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    RILA, BRC Form Partnership

    The international collaboration aims to establish a meaningful worldwide manufacturing standard for consumer goods.

    The Retail Industry Leaders Association (RILA) and the British Retail Consortium (BRC), the leading U.K. retail trade association, have joined forces with the aim of creating a meaningful global manufacturing standard for consumer goods. According to RILA, the partnership advances the retail industry's goal of complementing existing product safety requirements by addressing safety protocols for manufacturer and supplier operations.

    The collaboration comes as federal legislation passed last year goes into effect this month. The Consumer Product Safety Improvement Act (CPSIA) requires retailers to sell only products meeting safety standards and obtain certificates of conformity for each batch of imported products. The BRC/RILA standard will help retailers comply with the new law by establishing a certifiable worldwide measure by which manufacturing operations are set.

    "The retail industry is committed to ensuring the products that enter their supply chain are designed and manufactured to ensure the utmost safety," said RILA President Sandy Kennedy. "A meaningful and attainable global standard for consumer goods will strengthen existing protocols and establish a new bar by which manufacturing operations
    will be measured."

    In 1998 the BRC devised a technical standard for retailers to use with food suppliers and manufacturers. Currently, the majority of U.K. and many European and global retailers will only consider dealing with food suppliers that have been certified under a globally certified standard such as the BRC Global Standard. The BRC has since gone on to establish industry standards for operations involving packaging, storage and distribution and consumer products.

    "The complex nature of supply chains for consumer products means that, to be fully effective, the Consumer Product Standard needs the backing of a critical mass of retailers," said Dr. Geoff Spriegel, director of BRC Global Standards. "The support of the U.S. retailers provides a major boost to the development of the consumer product scheme, which could eventually exceed the uptake of the highly successful Food Standard."

    The use of the BRC Global Food Standard beyond the United Kingdom has led this standard to evolve into a Global Standard employed not just to assess retailer suppliers, but also as a framework upon which many companies have based their supplier assessment programs. Each of these standards is regularly reviewed and fully revised and updated every three years.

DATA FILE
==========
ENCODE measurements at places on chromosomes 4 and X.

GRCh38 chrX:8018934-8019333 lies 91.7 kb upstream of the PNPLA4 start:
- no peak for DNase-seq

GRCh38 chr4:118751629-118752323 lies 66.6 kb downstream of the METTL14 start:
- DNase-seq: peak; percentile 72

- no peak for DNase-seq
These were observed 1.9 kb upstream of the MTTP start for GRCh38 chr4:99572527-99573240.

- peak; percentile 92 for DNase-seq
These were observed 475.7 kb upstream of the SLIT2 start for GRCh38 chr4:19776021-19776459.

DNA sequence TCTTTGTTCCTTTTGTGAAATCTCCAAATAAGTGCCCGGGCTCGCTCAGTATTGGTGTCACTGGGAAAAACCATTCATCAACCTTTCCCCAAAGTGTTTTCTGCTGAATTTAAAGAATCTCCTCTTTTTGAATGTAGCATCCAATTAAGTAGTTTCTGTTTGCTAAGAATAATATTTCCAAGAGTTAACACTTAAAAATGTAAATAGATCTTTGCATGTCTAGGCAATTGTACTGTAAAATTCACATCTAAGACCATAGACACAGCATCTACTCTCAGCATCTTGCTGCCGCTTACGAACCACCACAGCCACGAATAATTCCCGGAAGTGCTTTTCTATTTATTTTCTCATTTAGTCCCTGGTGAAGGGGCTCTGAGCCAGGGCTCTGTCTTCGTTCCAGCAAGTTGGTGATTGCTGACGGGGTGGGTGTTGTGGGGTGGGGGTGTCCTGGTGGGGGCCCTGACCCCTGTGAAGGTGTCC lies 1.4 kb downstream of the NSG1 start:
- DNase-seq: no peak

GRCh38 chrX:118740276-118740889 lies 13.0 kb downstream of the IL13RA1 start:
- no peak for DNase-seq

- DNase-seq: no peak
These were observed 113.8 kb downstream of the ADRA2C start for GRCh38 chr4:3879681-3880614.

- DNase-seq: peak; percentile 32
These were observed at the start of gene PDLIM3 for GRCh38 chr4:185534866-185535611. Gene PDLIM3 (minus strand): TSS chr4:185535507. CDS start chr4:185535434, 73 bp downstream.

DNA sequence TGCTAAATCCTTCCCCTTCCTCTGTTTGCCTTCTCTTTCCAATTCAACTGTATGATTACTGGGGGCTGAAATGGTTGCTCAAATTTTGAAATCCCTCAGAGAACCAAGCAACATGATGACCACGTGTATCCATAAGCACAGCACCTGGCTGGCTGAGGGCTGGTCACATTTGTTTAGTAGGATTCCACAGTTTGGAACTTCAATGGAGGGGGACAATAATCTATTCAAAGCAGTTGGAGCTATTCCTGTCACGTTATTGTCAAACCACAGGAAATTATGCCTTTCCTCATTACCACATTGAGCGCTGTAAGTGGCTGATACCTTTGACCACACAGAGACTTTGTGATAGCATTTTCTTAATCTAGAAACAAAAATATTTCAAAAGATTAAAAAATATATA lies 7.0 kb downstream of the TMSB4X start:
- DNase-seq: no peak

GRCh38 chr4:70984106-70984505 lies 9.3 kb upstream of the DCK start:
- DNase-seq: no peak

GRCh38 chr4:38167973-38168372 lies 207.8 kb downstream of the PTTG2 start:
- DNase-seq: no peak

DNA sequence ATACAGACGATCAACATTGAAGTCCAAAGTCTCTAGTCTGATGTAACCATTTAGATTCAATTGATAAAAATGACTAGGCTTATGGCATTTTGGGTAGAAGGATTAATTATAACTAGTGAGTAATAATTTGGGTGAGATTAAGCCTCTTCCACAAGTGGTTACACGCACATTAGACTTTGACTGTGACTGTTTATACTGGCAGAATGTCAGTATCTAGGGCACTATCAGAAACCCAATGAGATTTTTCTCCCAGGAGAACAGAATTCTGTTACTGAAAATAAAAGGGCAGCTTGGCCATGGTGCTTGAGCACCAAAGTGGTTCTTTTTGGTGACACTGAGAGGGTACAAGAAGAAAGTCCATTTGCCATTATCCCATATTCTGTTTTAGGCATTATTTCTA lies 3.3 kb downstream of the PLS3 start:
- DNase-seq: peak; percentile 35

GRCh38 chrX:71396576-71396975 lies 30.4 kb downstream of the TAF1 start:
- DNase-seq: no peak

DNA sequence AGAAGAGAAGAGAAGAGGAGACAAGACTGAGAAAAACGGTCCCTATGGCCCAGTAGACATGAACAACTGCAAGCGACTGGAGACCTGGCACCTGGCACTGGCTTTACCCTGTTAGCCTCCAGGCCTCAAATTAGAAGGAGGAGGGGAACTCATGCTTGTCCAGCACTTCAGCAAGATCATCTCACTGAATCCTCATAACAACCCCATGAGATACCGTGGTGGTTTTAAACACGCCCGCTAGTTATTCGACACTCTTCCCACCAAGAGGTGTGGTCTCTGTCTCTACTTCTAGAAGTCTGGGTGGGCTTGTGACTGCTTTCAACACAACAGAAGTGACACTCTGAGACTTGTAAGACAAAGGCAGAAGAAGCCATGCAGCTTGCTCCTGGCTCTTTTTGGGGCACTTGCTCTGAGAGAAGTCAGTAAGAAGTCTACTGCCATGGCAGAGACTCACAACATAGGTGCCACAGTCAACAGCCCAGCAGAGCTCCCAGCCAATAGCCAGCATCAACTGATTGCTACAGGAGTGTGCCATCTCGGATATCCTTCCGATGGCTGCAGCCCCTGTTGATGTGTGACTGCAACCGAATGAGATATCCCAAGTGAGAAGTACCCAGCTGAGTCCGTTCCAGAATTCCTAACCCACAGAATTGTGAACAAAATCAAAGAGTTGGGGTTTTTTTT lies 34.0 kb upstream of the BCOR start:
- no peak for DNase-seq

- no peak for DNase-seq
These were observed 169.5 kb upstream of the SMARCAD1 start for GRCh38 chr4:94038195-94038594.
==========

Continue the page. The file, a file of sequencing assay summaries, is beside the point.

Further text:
"Tesco's reputation depends on the quality and safety of the things we sell," observed Liz Kynoch, group technical & trading law director, Tesco plc and chair of the BRC Global Standards Governance and Strategy Committee. "Over the last 10 years the BRC Global Standards have significantly aided the development of more effective product safety systems by suppliers. The standards help retailers adopt a consistent approach to the management of their supply base, form a major component of a retailer's risk assessment of their suppliers and assist retailers to meet their legal obligations. The certification of over 14,000 suppliers around the world is a clear indication of their value."

    RILA said that BRC Global Standards certification is an effective and cost-efficient way for retailers to engender confidence in products, reduces the burden of multiple audits for suppliers and will ultimately improve the safety of consumer products. Registration of their certification in the BRC database allows suppliers to promote their technical credentials to potential new customers, the association added.

    The partnership was formally approved Jan. 25 by RILA's board of directors.

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